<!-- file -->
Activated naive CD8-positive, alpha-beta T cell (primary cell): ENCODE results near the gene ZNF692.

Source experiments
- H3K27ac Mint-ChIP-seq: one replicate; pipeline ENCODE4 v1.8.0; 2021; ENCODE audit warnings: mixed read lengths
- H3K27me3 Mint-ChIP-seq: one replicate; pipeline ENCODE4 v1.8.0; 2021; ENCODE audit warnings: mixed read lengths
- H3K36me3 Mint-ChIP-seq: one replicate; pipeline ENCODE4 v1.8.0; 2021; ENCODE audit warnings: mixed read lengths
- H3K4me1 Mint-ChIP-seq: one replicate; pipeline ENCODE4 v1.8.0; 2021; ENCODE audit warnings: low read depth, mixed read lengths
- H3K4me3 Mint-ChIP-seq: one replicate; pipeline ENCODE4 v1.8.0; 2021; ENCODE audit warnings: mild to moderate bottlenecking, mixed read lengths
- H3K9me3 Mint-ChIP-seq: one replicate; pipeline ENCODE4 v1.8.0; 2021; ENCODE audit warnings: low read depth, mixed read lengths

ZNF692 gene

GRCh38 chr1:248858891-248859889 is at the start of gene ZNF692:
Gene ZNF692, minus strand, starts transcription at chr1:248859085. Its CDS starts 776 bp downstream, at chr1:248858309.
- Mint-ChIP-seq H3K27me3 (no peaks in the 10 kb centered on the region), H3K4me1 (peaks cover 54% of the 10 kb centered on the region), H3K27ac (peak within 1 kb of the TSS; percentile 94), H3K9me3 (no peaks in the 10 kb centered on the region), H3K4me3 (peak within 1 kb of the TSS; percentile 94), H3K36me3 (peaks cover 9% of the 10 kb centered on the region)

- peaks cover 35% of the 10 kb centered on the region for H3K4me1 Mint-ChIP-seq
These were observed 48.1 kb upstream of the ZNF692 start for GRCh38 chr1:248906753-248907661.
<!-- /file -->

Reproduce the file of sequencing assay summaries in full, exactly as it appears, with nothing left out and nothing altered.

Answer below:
Activated naive CD8-positive, alpha-beta T cell (primary cell): ENCODE results near the gene ZNF692.

Source experiments
- H3K27ac Mint-ChIP-seq: one replicate; pipeline ENCODE4 v1.8.0; 2021; ENCODE audit warnings: mixed read lengths
- H3K27me3 Mint-ChIP-seq: one replicate; pipeline ENCODE4 v1.8.0; 2021; ENCODE audit warnings: mixed read lengths
- H3K36me3 Mint-ChIP-seq: one replicate; pipeline ENCODE4 v1.8.0; 2021; ENCODE audit warnings: mixed read lengths
- H3K4me1 Mint-ChIP-seq: one replicate; pipeline ENCODE4 v1.8.0; 2021; ENCODE audit warnings: low read depth, mixed read lengths
- H3K4me3 Mint-ChIP-seq: one replicate; pipeline ENCODE4 v1.8.0; 2021; ENCODE audit warnings: mild to moderate bottlenecking, mixed read lengths
- H3K9me3 Mint-ChIP-seq: one replicate; pipeline ENCODE4 v1.8.0; 2021; ENCODE audit warnings: low read depth, mixed read lengths

ZNF692 gene

GRCh38 chr1:248858891-248859889 is at the start of gene ZNF692:
Gene ZNF692, minus strand, starts transcription at chr1:248859085. Its CDS starts 776 bp downstream, at chr1:248858309.
- Mint-ChIP-seq H3K27me3 (no peaks in the 10 kb centered on the region), H3K4me1 (peaks cover 54% of the 10 kb centered on the region), H3K27ac (peak within 1 kb of the TSS; percentile 94), H3K9me3 (no peaks in the 10 kb centered on the region), H3K4me3 (peak within 1 kb of the TSS; percentile 94), H3K36me3 (peaks cover 9% of the 10 kb centered on the region)

- peaks cover 35% of the 10 kb centered on the region for H3K4me1 Mint-ChIP-seq
These were observed 48.1 kb upstream of the ZNF692 start for GRCh38 chr1:248906753-248907661.